How do you guarantee finding that airport

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PilotDAR
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Re: How do you guarantee finding that airport

Post by PilotDAR »

30 degrees off at 30 minutes out means 20 minutes extra flying
I have trouble telling time to within a minute, so flying to within a degree of heading is outside my worry zone entirely!
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photofly
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Re: How do you guarantee finding that airport

Post by photofly »

Ha ha... my geometry was off. It's actually 21.9 minutes extra flying time. 20 minutes is still close enough for rock and roll though. It breaks down as 4.6 minutes extra to reach the river, then 17.3 minutes tracking along the river.

(Why ? A triangle with interior angles of 30°, 60° and 90° has sides in the ratios 1: √3/2 : 1/2. The original track length flown from the point of turning was the side of √3/2. The new length is the sum of the other two sides, which is 1+1/2 = 3/2, which is longer by a factor of (3/2 - √3/2 ) ÷ √3/2 = √3 - 1 = 0.73. The original track time was 30 minutes, so the new track is longer by 0.73 * 30 = 21.9 minutes)
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AirFrame
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Re: How do you guarantee finding that airport

Post by AirFrame »

photofly wrote: Wed Jan 02, 2019 8:06 pm Ha ha... my geometry was off. It's actually 21.9 minutes extra flying time. 20 minutes is still close enough for rock and roll though. It breaks down as 4.6 minutes extra to reach the river, then 17.3 minutes tracking along the river.
Don't forget you'll save a few minutes making the turn, which rounds the sharp corner at the river between the hypotenuse and the short leg of the triangle. So 20 minutes probably *is* close enough.
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Re: How do you guarantee finding that airport

Post by Redneck_pilot86 »

If you don't know where you are, how do you know when you are 30 minutes back to execute your hail mary turn?
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photofly
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Re: How do you guarantee finding that airport

Post by photofly »

Um... even student pilots should know the appropriate answer to that question.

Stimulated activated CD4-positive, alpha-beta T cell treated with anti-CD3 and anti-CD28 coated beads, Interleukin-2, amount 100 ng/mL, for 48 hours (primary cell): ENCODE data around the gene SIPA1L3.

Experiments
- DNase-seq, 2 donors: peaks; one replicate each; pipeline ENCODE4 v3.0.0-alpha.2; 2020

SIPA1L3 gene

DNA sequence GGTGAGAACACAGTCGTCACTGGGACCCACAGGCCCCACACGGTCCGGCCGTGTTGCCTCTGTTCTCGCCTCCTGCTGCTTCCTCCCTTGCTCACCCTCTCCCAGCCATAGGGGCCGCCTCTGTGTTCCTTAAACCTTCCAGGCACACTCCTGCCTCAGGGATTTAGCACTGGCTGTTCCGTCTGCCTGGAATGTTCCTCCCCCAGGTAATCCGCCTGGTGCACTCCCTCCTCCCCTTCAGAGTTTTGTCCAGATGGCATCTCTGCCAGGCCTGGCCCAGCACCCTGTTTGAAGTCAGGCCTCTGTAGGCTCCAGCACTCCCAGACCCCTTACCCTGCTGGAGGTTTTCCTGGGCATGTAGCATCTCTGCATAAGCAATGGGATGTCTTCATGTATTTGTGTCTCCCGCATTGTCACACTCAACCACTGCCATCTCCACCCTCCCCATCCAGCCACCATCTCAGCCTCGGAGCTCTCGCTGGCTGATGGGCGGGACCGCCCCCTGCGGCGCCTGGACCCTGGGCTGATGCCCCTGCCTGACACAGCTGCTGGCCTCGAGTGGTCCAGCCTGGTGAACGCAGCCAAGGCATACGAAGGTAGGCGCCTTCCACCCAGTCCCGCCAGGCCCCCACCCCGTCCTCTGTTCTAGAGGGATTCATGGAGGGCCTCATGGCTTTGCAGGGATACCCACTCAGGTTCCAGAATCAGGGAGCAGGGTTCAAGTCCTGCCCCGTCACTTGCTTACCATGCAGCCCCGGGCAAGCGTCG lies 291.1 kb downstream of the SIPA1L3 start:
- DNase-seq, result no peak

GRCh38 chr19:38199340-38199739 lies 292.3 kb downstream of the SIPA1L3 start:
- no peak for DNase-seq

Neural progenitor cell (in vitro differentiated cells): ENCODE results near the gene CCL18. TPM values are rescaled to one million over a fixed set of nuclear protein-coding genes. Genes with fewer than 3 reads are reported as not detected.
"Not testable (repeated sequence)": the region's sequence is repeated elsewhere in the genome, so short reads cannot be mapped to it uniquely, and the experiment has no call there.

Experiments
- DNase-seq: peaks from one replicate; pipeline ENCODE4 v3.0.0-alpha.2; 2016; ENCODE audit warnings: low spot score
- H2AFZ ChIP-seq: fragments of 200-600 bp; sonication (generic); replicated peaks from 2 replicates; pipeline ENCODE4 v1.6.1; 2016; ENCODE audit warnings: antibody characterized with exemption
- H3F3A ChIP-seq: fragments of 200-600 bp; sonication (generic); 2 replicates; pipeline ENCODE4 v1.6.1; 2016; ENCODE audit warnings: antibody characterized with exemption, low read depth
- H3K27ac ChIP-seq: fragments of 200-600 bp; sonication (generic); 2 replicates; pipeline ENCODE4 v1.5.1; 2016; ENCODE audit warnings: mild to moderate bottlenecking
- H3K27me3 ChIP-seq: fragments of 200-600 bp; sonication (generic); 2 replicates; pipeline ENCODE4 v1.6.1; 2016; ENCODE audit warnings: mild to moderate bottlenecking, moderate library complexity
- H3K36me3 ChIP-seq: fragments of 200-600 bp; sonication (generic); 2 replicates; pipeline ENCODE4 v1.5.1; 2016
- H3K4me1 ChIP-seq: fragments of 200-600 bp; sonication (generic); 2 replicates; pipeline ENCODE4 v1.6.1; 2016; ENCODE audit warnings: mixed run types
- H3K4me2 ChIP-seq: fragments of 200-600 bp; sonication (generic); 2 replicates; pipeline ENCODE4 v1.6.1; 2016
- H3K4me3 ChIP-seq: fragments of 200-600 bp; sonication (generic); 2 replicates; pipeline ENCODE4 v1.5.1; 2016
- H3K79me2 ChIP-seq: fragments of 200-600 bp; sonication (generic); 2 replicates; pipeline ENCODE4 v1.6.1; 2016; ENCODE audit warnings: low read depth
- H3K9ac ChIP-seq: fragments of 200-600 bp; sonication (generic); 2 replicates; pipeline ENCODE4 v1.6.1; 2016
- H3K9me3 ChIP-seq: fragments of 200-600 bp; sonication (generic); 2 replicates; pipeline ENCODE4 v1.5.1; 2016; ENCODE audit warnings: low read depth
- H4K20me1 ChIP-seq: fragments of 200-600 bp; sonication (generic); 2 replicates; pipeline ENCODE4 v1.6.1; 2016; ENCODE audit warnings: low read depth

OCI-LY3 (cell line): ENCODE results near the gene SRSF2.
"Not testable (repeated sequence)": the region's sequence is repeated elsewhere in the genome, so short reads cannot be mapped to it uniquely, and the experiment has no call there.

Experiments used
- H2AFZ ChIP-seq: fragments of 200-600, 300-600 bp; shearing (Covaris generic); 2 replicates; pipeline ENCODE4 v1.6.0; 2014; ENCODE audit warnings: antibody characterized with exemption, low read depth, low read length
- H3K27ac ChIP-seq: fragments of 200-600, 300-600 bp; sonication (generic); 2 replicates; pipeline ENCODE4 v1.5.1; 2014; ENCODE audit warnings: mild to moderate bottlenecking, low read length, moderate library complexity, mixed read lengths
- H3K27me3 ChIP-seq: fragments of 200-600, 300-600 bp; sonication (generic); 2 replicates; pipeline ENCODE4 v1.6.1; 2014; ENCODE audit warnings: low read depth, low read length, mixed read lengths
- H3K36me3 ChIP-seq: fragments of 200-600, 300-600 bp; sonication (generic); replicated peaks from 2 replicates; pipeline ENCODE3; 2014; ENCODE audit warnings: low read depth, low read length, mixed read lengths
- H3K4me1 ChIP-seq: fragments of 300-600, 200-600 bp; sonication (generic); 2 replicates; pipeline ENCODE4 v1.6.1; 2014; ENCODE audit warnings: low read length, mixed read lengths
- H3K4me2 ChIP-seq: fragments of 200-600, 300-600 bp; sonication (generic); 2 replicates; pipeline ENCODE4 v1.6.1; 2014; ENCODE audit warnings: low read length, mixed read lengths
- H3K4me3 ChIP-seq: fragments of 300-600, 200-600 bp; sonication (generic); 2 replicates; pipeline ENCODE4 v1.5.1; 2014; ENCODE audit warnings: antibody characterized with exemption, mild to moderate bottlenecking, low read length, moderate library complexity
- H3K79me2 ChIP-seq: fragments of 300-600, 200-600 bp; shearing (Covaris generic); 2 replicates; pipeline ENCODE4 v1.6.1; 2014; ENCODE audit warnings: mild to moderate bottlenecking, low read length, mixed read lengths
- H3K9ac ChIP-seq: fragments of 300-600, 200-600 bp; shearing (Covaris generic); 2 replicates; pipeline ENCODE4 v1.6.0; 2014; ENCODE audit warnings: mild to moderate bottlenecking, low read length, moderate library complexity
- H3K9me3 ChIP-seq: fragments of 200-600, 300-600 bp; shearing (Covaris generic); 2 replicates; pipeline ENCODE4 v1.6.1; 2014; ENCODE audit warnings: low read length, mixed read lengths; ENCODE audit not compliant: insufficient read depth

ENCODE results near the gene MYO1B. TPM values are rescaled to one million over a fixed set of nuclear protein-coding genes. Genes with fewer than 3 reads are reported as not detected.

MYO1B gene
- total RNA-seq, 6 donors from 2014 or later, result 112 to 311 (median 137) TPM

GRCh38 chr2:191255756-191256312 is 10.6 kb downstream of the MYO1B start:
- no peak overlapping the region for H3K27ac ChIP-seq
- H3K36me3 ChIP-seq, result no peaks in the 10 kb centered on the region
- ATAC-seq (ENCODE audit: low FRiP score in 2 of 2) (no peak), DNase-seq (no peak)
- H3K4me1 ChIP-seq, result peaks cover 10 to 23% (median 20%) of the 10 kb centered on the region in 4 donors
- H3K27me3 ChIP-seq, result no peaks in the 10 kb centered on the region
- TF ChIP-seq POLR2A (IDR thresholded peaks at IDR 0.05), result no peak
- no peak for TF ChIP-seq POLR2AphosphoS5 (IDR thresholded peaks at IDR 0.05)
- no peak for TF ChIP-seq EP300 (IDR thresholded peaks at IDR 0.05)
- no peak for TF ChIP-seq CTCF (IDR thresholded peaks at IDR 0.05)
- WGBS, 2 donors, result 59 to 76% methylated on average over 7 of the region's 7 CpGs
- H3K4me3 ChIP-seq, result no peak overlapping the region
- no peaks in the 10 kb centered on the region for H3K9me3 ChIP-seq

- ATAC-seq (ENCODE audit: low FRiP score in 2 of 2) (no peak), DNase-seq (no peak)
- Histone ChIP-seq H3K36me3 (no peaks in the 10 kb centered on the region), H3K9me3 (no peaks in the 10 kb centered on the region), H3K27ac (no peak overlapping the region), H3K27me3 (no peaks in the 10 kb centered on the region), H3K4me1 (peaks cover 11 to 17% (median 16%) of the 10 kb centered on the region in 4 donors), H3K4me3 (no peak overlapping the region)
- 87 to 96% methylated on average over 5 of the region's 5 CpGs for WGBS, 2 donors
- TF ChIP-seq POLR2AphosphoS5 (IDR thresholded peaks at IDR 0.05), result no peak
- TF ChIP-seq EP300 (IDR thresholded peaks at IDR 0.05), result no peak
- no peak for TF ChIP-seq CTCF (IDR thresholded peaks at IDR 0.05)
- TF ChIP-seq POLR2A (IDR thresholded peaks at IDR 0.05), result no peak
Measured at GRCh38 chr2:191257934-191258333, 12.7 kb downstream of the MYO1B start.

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geneticistx
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Re: How do you guarantee finding that airport

Post by geneticistx »

Who is flying with just paper these days? get an app. use the "extend the centre line" option.
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iflyforpie
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Re: How do you guarantee finding that airport

Post by iflyforpie »

Redneck_pilot86 wrote: Thu Jan 10, 2019 4:05 am If you don't know where you are, how do you know when you are 30 minutes back to execute your hail mary turn?
I guess that’s the problem with using GPS/FMS all the time rather than the old ground speed and clock method.
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Re: How do you guarantee finding that airport

Post by iflyforpie »

On a more serious note, I tried that method once on a low level navigational exercise, and wound up getting more lost. I actually wound up north of an airport deep in the Snake River canyon (Oxbow Airport) rather than south of it like I thought because of a combination of things.

If it were me, I’d continue as per my nav log on the heading I’d calculated until my elapsed time, and then I’d look or make an educated guess at where the airport is. After that, do a precautionary.
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anofly
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Re: How do you guarantee finding that airport

Post by anofly »

This "deliberate cross track error" is how Amelia Earhart flew looking for her island.I believe she flew to meet her "longditude line" well north of her desired position, as Longditude was easier to establish than lattitude with the instruments of the day.She then likely turned south and went looking for her island , that sadly she did not locate...